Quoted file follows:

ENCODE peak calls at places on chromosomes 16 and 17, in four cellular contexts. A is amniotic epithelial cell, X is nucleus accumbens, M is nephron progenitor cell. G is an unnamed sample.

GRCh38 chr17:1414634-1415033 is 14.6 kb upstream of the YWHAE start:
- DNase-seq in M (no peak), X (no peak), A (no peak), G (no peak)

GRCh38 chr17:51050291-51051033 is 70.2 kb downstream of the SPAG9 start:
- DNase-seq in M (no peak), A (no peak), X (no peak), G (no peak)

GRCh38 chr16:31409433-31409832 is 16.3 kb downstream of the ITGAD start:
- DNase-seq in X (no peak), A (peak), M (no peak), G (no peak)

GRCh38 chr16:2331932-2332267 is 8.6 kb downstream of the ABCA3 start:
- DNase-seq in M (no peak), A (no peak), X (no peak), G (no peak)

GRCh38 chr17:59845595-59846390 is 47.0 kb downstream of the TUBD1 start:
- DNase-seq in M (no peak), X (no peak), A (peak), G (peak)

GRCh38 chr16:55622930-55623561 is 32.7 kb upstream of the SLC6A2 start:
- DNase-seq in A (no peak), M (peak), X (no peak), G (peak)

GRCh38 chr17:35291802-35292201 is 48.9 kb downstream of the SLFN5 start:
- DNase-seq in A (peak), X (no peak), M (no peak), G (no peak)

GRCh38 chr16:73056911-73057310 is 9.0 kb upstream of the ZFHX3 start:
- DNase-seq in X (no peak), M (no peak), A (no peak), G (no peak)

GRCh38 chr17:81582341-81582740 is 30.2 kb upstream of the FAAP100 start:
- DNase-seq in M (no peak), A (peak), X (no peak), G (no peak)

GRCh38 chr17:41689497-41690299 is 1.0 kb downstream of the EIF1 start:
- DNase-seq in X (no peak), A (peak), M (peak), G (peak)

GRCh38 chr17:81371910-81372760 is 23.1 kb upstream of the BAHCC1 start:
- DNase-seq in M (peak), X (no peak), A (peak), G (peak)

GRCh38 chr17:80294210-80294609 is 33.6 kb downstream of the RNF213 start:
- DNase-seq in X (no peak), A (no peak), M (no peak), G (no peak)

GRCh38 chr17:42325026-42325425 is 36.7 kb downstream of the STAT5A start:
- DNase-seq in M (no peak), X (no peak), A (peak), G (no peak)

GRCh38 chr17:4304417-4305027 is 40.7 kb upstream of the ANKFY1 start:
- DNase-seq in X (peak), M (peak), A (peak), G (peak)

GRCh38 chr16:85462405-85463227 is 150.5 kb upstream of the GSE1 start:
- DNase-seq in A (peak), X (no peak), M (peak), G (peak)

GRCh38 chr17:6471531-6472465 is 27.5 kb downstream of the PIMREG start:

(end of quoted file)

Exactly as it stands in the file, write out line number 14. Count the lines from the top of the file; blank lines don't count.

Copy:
GRCh38 chr17:35291802-35292201 is 48.9 kb downstream of the SLFN5 start: